Initial Evaluation of Sexual Problems

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Many patients would benefit from detection and treatment of sexual problems; however, many clinicians do not ask, and patients may not volunteer the information. In the Global Study of Sexual Attitudes and Behaviors, which surveyed more than 27,000 adults age 40 to 80 in 29 countries, 49% of women and 43% of men reported experiencing at least one sexual problem; fewer than 20% had sought medical assistance for sexual issues (Moreira et al., 2005). Health care providers should proactively and routinely address sexual health.

The sexual health interview may be approached with a screening or abbreviated method, followed by in-depth questioning, if necessary (Nusbaum and Hamilton, 2002) (Box 43-1). The answers on the detailed sexual history then

The clinician can use normalization or universalization techniques. In normalization the clinician introduces emotionally laden or difficult subjects by implying these experiences are quite prevalent: "Many people have been sexually abused or molested as children. Did you have any experiences like that when you were young?" Universalization phrases questions as if everyone has done everything, making an affirmative answer easier for sensitive questions. For example, patients may be asked "How often do you masturbate?" instead of "Do you masturbate?" The clinician should also reassure the patient about physician-patient confidentiality.

Jack Annon in 1976 proposed the PLISSIT model to approach sexual concerns: Permission, Limited Information, Specific Suggestions, and Intensive Treatment (Box 43-2). The clinician can alternatively use the ALLOW acronym: Ask, Legitimize, Limitations, Open up, and Work together (Hatzi-christou et al., 2004), as discussed next.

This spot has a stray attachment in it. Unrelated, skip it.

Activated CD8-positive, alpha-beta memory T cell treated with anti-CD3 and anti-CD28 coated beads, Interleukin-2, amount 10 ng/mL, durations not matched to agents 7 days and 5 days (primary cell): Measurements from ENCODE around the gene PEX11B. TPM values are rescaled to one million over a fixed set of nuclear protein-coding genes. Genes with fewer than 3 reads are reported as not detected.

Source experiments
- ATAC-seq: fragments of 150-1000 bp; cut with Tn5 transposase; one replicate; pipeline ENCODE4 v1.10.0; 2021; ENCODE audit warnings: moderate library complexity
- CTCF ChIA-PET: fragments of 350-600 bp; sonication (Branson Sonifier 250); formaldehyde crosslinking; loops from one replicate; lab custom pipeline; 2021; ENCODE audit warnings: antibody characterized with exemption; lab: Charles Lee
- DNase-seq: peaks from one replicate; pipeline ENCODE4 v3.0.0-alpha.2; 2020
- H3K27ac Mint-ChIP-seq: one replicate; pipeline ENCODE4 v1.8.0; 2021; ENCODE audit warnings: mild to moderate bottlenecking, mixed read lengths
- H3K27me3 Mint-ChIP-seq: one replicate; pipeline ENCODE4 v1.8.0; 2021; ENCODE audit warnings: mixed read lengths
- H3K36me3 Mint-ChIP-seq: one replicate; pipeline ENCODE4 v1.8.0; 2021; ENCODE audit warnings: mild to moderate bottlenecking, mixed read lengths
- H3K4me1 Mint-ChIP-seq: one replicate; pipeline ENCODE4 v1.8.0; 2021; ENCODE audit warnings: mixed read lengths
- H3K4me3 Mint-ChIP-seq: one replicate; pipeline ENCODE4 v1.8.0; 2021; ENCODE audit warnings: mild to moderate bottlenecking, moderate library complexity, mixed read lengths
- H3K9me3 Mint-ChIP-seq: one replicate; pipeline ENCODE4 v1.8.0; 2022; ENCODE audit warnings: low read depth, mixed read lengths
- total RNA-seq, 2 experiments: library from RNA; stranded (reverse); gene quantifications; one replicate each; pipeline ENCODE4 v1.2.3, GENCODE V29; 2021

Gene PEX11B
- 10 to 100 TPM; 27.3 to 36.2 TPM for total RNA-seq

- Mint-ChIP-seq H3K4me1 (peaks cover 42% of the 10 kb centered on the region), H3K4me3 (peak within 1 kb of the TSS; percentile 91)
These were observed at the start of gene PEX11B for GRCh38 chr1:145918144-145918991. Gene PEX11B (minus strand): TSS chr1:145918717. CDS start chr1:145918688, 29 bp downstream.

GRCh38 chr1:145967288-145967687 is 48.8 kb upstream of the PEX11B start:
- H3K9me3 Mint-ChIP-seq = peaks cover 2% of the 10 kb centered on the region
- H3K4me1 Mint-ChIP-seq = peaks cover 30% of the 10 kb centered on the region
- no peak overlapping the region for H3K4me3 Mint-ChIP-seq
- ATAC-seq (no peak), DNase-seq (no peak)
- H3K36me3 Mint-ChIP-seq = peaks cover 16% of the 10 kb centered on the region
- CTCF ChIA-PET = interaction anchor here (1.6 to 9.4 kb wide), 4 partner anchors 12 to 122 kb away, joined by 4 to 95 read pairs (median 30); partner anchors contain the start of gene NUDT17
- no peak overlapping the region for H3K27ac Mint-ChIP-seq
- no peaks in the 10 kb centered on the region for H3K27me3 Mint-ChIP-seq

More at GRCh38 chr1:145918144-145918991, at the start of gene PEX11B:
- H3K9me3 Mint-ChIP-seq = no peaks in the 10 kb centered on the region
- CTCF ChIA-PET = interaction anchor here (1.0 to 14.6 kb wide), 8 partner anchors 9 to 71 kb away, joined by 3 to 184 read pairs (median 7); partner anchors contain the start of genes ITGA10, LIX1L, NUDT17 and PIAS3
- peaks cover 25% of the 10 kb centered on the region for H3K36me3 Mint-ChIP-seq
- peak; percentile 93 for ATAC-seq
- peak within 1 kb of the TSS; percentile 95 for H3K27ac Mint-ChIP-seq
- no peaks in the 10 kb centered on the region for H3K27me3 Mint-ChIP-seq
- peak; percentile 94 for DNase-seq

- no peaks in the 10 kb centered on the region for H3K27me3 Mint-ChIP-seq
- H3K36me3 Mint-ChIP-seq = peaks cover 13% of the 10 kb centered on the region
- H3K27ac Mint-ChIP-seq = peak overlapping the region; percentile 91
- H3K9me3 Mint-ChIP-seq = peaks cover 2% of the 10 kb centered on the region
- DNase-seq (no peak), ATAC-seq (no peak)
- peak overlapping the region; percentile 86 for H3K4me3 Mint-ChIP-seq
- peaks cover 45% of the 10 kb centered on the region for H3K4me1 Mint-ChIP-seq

Ask. Questions regarding sexual functioning should be asked in a matter-of-fact yet sensitive manner. Physicians should avoid terms that make assumptions regarding patients' sexual behaviors. When inquiring about past or recent sexual encounters, the clinician may inquire "with men, women, or both?" Using the term "partner" instead of "husband" or "boyfriend" or "wife" or "girlfriend" may allow patients to discuss their sexual orientation openly. Slang words should be redefined in medical terminology so that the clinician and patient may communicate clearly.

Legitimize. By acknowledging the clinical relevance of sexual dysfunction, the clinician legitimizes the patient's sexual problem. Opening questions also can be linked to the patient's medical problems: "Many people with hypertension and heart disease notice a change in sexual functioning. Have you noticed any change?"

Limitations. The patient's knowledge may have limitations, and patient education may address the patient's perceived sexual dysfunction. For example, an older man with longer time between erections may not know the refractory period normally increases with age. Patient education and

Figure 43-2 Circular model of female sexual response showing cycle of overlapping phases. (From Basson R, Schultz WW. Sexual sequelae of general medical disorders. Lancet 2007;369:409-424.

direct the physical examination and appropriate laboratory testing. A physician may open the sexual history questioning with an inclusion technique: "Sexual health is important to overall health, therefore, I ask all my patients about it. I'm going to ask you a few questions on sexual matters now."

Plateau Phase

precedes both cycles in this model. The phases illustrated are excitement, plateau, and orgasm. The length of the plateau phase is variable. Women may have a brief plateau followed by orgasm (cycle Q or a long plateau with no orgasm (cycle B). Women may have multiple orgasms before resolution, although many do not (cycle A). For men with premature ejaculation, the plateau phase is brief. After ejaculation, men enter a refractory period lasting minutes to hours during which they are unable to ejaculate.